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ooma recognizes that a number of potential customers have already "cut the cord" and no longer have traditional phone service. They may rely solely on a cell phone, or may want to use the ooma service to replace their traditional phone service. For these customers, ooma offers a stand-alone version. You merely sign up for the service, choose an area code, and set up the device when it arrives from ooma. It will have the same features as the landline version—i.e., an Internet answering machine and an instant second line.

In addition, like the landline version, ooma will attempt to terminate your calls using distributed termination. The main difference, beyond the reliability and 911 features of your traditional landline, is that you won’t be participating in ooma’s peer-to-peer network. Since you don’t have a phone line, you won’t be terminating any calls or sharing your bandwidth with ooma. 

The key to ooma’s success is having subscribers participate in their peer-to-peer network and be willing to terminate calls for other ooma subscribers. Currently, ooma has a single pricing structure for both the landline and the standalone version. However, that may change in the future, according to Dennis Peng, ooma Co-Founder. ooma may use differential pricing to encourage people to choose the landline configuration. Still, according to Peng, ooma’s mathematical models show that the ooma peer-to-peer network could reach 95% of the US population with as few as 2000 landline subscribers.


There’s really not a lot of setup involved with connecting the ooma Hub to your home network. ooma provides a well-illustrated quick start guide to help you get connected. It provides directions for three possible Internet connection configurations (computer connected directly to cable/DSL modem, modem connected to an existing router, or integrated router/modem) as well as directions for three possible phone configurations (cable Internet, DSL/phone on separate lines, and DSL/phone on the same line).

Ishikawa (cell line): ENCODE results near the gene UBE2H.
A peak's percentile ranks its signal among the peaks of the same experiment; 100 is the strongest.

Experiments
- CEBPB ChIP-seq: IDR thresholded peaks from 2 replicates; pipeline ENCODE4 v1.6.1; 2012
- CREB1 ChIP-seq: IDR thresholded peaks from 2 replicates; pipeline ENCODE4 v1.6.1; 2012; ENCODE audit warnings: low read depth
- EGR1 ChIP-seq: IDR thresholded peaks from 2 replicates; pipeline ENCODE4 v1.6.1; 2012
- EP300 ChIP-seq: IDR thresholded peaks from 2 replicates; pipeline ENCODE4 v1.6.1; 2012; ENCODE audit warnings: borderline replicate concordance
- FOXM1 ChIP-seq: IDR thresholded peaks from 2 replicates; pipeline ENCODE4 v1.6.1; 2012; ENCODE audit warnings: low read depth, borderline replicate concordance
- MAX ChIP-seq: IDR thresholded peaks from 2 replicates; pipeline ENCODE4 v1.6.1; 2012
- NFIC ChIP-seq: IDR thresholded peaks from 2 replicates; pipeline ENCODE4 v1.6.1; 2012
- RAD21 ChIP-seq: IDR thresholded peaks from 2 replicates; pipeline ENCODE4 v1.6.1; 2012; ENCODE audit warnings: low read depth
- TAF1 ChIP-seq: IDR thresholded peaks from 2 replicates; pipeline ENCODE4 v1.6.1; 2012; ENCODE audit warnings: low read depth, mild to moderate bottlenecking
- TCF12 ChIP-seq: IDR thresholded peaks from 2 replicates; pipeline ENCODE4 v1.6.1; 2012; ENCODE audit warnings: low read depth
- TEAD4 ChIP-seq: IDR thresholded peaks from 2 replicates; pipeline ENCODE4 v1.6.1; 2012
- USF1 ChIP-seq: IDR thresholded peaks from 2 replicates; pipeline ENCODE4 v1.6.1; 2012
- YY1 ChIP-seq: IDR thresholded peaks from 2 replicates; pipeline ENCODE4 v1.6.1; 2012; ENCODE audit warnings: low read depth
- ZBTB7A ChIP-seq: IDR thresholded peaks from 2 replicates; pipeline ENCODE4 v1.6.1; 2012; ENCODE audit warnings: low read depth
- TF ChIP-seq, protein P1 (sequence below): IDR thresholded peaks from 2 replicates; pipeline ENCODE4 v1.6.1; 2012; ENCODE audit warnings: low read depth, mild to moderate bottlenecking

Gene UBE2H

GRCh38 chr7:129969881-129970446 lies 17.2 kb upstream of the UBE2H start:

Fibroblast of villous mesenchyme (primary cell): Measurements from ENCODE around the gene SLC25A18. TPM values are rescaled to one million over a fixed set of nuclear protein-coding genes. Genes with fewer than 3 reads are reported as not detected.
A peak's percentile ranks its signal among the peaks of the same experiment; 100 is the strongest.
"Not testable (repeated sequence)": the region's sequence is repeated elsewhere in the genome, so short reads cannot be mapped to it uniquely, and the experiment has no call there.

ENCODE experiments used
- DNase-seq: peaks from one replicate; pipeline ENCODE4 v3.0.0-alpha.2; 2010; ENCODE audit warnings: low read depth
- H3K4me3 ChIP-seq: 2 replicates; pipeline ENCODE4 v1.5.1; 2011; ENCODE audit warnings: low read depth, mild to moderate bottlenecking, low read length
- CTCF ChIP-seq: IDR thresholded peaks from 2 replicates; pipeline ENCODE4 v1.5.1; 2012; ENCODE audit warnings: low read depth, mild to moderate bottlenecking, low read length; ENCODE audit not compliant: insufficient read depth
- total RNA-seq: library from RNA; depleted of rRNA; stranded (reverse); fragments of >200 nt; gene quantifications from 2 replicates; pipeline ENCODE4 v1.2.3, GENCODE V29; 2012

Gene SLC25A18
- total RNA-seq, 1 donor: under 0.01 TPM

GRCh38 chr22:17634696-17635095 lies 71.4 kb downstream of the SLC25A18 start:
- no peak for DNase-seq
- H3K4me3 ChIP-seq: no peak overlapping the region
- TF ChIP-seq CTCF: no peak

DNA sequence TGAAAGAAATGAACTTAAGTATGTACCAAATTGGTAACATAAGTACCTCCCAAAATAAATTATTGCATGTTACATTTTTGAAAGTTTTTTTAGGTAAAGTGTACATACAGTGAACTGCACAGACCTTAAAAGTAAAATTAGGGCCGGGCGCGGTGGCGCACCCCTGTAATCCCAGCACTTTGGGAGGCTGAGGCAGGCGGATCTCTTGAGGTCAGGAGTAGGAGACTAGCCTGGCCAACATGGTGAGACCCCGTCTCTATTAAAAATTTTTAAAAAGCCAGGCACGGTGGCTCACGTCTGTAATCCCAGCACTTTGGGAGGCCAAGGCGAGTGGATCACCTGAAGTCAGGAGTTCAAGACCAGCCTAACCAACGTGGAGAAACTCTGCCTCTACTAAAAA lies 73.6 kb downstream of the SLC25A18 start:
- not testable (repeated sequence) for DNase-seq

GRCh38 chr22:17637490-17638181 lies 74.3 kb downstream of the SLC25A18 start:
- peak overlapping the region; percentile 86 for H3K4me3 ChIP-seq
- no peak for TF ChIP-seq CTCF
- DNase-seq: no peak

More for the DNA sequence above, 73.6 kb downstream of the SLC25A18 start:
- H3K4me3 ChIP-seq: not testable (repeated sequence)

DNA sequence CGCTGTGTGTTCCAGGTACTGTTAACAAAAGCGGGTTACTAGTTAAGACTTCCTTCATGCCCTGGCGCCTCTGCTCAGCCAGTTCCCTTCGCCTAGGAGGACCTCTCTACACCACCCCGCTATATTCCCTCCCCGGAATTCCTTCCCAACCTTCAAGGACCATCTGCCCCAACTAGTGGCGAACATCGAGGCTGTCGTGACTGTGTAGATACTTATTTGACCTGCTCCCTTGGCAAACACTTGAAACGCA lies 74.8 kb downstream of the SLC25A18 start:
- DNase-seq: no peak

Hub rear

Figure 1: ooma Hub rear view

The ooma Hub is actually a simple Linux-based Internet router, with one WAN (marked "Modem") and one LAN (marked "Home") port. The Hub has buttons for two lines as well as playback controls for the Internet message machine. There is also a special "do not disturb" button that automatically forwards incoming calls to voice mail.

By default, the Hub will attempt to auto configure and connect to the Internet. Once connected to the Internet and working with ooma, the clear plastic tab at the rear of the Hub will glow blue, indicating that everything is working.

ooma recommends that, if possible, the Hub should be connected directly to your cable/DSL modem. However, if you have an existing network, you can simply connect the "Modem" jack to an Ethernet port on your existing LAN and not use the routing features of the Hub. This is the configuration I used, and it worked fine.

If you don’t have an existing LAN, and your computer connects directly to the Internet, you should use the Hub’s router. Although it provides only simple NAT "firewalling", it will provide more protection than having your computer directly connected to the Internet. If you have more than one computer, just connect a switch to the "Home" port, plug the computers (set to obtain their IP addresses automatically) into the switch, and the Hub’s DHCP server will hand out IP info.

Though the Hub has limited configuration options, you can use its web portal for configuration. To do so, you connect your computer to the "Home" port and type in (or the IP Address of the Hub). By default, the Hub passes out IP addresses in the network. The firmware automatically updates itself, so you don’t have to worry about that.

Check out the slideshowThis slideshow walks you through all of the configuration options of the ooma Hub.

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